|Title||Regional Similarities and NOx‐Related Increases in Biogenic Secondary Organic Aerosol in Summertime Southeastern United States|
|Publication Type||Journal Article|
|Year of Publication||2018|
|Authors||Liu J, Russell L, Ruggeri G, Takahama S, Claflin M, Ziemann P, Pye H, Murphy B, Xu L, Ng NL, McKinney K, Budisulistiorini S H, Bertram T, Nenes A, Surratt J|
|Journal||Journal of Geophysical Research: Atmospheres|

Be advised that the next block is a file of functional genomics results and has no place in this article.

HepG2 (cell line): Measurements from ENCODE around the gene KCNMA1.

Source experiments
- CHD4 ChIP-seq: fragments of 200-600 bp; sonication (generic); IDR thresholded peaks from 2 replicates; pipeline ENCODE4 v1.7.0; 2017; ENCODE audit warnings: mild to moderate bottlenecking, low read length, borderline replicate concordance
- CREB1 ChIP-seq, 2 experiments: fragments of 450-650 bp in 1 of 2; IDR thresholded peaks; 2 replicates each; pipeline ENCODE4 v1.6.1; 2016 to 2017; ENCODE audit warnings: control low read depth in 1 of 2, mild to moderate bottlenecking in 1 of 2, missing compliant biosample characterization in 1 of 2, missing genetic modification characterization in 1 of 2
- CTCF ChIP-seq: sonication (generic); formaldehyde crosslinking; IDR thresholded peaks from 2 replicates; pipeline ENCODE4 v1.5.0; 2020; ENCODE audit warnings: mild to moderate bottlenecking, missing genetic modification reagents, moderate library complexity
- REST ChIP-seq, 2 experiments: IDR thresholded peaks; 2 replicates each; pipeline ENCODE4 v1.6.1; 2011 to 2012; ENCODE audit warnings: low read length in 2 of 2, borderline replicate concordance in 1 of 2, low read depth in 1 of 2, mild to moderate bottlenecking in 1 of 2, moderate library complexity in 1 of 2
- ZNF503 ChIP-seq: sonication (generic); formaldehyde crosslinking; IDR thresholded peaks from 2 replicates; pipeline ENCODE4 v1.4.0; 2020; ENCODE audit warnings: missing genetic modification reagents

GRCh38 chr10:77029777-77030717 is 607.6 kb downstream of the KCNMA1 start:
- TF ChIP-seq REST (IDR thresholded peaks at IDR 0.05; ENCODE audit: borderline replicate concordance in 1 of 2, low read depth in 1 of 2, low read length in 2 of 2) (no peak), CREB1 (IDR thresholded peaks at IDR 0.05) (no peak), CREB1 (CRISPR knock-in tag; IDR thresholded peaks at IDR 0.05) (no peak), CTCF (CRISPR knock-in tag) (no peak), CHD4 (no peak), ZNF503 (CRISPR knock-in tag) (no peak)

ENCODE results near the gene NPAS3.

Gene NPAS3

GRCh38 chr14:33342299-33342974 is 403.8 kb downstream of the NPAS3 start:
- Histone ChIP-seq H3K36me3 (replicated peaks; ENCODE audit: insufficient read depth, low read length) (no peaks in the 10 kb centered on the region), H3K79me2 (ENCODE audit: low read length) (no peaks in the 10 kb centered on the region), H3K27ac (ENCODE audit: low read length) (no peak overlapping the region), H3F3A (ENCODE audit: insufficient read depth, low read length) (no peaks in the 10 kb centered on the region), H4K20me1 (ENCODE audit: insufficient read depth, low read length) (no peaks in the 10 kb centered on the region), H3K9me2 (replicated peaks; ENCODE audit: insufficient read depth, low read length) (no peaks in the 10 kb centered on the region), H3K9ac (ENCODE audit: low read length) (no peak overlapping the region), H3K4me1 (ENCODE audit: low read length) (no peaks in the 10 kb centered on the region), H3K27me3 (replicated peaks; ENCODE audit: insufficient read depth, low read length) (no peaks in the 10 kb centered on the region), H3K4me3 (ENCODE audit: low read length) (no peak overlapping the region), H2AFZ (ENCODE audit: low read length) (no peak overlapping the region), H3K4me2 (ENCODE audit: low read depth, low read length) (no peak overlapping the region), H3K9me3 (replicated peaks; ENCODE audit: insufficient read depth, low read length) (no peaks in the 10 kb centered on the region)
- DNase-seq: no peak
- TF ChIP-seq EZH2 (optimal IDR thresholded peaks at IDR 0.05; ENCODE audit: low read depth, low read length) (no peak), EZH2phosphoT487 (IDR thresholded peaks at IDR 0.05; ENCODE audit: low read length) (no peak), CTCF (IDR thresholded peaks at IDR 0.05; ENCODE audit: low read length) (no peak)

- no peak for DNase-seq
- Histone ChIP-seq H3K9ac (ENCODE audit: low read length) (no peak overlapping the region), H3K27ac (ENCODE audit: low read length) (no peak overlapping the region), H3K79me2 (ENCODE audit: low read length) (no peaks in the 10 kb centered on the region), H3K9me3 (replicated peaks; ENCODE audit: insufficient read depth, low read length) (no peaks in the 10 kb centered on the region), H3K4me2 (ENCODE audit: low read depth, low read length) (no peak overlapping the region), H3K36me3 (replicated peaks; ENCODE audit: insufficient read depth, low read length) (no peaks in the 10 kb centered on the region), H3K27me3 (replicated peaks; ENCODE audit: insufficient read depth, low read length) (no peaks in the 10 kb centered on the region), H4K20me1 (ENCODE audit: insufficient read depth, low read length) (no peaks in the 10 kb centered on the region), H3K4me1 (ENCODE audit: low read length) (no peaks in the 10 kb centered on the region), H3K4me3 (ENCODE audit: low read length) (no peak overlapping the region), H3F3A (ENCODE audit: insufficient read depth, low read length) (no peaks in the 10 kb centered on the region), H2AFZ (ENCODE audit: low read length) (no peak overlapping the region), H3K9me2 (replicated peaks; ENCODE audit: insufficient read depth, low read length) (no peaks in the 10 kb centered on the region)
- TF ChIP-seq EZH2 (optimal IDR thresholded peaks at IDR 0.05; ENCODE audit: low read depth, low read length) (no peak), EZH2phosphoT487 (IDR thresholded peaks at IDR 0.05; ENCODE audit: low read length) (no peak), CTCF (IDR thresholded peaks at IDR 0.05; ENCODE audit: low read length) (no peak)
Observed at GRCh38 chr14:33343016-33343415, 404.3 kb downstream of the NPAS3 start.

During the 2013 Southern Oxidant and Aerosol Study, Fourier transform infrared spectroscopy (FTIR) and aerosol mass spectrometer (AMS) measurements of submicron mass were collected at Look Rock (LRK), Tennessee, and Centreville (CTR), Alabama. Carbon monoxide and submicron sulfate and organic mass concentrations were 15–60% higher at CTR than at LRK, but their time series had moderate correlations (r ~ 0.5). However, NOx had no correlation (r = 0.08) between the two sites with nighttime‐to‐early‐morning peaks 3–10 times higher at CTR than at LRK. Organic mass (OM) sources identified by FTIR Positive Matrix Factorization (PMF) had three very similar factors at both sites: fossil fuel combustion‐related organic aerosols, mixed organic aerosols, and biogenic organic aerosols (BOA). The BOA spectrum from FTIR is similar (cosine similarity > 0.6) to that of lab‐generated particle mass from the photochemical oxidation of both isoprene and monoterpenes under high NOx conditions from chamber experiments. The BOA mass fraction was highest during the night at CTR but in the afternoon at LRK. AMS PMF resulted in two similar pairs of factors at both sites and a third nighttime NOx‐related factor (33% of OM) at CTR but a daytime nitrate‐related factor (28% of OM) at LRK. NOx was correlated with BOA and LO‐OOA for NOx concentrations higher than 1 ppb at both sites, producing 0.5 ± 0.1 μg/m3 for CTR‐LO‐OOA and 1.0 ± 0.3 μg/m3 for CTR‐BOA additional biogenic OM for each 1 ppb increase of NOx.